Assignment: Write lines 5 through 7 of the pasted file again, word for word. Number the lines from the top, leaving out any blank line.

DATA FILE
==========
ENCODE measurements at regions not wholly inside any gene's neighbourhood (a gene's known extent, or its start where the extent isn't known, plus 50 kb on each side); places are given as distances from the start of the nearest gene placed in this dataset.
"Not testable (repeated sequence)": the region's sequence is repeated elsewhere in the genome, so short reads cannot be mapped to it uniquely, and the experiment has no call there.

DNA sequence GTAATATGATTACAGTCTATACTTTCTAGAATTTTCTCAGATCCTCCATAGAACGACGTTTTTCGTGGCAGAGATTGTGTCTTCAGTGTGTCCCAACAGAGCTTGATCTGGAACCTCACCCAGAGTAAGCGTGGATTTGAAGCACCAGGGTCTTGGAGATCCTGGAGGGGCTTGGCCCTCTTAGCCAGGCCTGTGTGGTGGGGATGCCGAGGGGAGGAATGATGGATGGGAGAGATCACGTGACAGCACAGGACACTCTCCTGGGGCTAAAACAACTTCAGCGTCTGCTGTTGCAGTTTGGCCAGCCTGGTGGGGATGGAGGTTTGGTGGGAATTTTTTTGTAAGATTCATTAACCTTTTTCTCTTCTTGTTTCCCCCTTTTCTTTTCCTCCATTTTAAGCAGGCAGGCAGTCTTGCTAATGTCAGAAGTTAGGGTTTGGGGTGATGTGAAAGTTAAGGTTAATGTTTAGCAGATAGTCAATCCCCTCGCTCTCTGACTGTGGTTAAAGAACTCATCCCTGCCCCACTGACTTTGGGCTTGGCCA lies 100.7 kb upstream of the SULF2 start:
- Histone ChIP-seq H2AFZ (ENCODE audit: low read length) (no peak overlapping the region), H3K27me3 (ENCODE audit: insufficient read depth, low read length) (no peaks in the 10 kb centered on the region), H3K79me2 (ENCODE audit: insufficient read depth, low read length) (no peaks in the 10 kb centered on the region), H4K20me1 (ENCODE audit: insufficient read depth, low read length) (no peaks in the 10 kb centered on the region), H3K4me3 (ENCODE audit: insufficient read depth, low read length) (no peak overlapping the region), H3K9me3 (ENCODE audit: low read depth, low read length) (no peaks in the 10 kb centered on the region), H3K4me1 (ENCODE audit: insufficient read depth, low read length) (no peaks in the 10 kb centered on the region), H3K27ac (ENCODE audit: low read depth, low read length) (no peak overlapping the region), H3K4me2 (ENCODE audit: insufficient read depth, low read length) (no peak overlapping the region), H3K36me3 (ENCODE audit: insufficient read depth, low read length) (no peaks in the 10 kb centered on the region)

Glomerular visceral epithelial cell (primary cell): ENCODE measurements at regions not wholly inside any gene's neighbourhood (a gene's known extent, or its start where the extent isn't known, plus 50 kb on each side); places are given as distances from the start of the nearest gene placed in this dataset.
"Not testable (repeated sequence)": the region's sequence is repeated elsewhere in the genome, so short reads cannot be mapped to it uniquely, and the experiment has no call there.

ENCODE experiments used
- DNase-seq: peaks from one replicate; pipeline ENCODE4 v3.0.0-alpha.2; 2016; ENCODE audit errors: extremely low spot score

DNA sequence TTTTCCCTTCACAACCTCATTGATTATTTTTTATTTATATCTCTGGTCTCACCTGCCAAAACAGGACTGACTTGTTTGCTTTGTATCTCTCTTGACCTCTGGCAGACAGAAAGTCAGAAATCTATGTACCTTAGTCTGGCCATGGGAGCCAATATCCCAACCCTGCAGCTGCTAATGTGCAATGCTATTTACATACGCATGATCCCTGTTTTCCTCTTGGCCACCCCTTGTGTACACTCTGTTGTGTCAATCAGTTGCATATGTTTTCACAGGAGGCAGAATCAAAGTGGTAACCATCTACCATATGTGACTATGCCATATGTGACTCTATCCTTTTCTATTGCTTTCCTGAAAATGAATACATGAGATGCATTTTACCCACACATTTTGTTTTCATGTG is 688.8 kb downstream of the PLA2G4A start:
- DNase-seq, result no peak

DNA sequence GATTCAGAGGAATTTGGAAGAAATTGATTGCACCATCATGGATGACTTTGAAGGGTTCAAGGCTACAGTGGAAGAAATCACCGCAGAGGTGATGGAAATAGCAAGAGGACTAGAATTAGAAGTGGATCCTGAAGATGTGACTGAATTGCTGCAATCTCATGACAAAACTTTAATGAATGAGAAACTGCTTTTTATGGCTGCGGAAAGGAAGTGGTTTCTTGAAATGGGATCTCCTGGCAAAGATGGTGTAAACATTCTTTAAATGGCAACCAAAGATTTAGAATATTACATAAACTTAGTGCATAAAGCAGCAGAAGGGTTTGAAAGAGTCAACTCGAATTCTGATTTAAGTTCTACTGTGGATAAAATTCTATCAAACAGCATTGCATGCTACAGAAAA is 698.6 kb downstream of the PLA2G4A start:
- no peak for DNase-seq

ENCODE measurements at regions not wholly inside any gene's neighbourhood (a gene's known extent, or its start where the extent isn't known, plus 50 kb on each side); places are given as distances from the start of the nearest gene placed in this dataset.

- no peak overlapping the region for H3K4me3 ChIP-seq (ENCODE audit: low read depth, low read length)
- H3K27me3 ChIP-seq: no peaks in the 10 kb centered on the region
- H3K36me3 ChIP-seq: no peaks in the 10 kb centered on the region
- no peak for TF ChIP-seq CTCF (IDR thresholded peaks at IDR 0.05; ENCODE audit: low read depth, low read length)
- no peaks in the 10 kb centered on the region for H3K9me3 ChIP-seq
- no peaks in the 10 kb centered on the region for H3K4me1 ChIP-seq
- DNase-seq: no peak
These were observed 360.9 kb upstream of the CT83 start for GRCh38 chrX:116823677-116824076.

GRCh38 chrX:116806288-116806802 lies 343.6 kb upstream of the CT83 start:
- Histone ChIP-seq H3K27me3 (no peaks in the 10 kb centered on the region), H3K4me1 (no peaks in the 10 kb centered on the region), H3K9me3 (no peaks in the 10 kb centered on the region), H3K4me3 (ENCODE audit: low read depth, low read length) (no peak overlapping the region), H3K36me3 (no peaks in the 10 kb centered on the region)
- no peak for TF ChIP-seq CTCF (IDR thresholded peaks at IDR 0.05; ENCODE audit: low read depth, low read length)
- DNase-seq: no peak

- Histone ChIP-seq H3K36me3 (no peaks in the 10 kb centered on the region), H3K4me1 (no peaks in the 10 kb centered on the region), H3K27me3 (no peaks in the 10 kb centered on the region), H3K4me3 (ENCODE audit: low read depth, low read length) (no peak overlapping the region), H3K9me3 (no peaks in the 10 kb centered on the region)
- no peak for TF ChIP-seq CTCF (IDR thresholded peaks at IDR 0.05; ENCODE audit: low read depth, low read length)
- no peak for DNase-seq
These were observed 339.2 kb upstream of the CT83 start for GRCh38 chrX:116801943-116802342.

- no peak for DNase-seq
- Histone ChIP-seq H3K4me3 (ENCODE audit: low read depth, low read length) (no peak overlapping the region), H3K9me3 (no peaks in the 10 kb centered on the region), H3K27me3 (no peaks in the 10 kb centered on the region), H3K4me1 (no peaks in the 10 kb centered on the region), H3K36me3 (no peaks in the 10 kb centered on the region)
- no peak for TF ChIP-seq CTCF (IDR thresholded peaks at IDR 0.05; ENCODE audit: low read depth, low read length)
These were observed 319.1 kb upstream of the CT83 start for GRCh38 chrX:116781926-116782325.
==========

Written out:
Glomerular visceral epithelial cell (primary cell): ENCODE measurements at regions not wholly inside any gene's neighbourhood (a gene's known extent, or its start where the extent isn't known, plus 50 kb on each side); places are given as distances from the start of the nearest gene placed in this dataset.
"Not testable (repeated sequence)": the region's sequence is repeated elsewhere in the genome, so short reads cannot be mapped to it uniquely, and the experiment has no call there.

ENCODE experiments used